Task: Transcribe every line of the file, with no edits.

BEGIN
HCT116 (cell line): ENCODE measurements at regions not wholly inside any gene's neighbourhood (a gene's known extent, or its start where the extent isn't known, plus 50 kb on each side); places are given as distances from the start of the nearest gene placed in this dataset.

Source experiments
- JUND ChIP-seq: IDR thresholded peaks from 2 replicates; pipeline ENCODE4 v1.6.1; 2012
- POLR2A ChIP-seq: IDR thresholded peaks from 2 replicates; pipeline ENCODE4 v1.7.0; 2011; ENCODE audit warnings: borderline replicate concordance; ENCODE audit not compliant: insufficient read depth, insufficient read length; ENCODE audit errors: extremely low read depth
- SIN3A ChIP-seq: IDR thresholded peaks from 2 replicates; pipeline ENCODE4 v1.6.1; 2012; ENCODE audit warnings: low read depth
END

HCT116 (cell line): ENCODE measurements at regions not wholly inside any gene's neighbourhood (a gene's known extent, or its start where the extent isn't known, plus 50 kb on each side); places are given as distances from the start of the nearest gene placed in this dataset.

Source experiments
- JUND ChIP-seq: IDR thresholded peaks from 2 replicates; pipeline ENCODE4 v1.6.1; 2012
- POLR2A ChIP-seq: IDR thresholded peaks from 2 replicates; pipeline ENCODE4 v1.7.0; 2011; ENCODE audit warnings: borderline replicate concordance; ENCODE audit not compliant: insufficient read depth, insufficient read length; ENCODE audit errors: extremely low read depth
- SIN3A ChIP-seq: IDR thresholded peaks from 2 replicates; pipeline ENCODE4 v1.6.1; 2012; ENCODE audit warnings: low read depth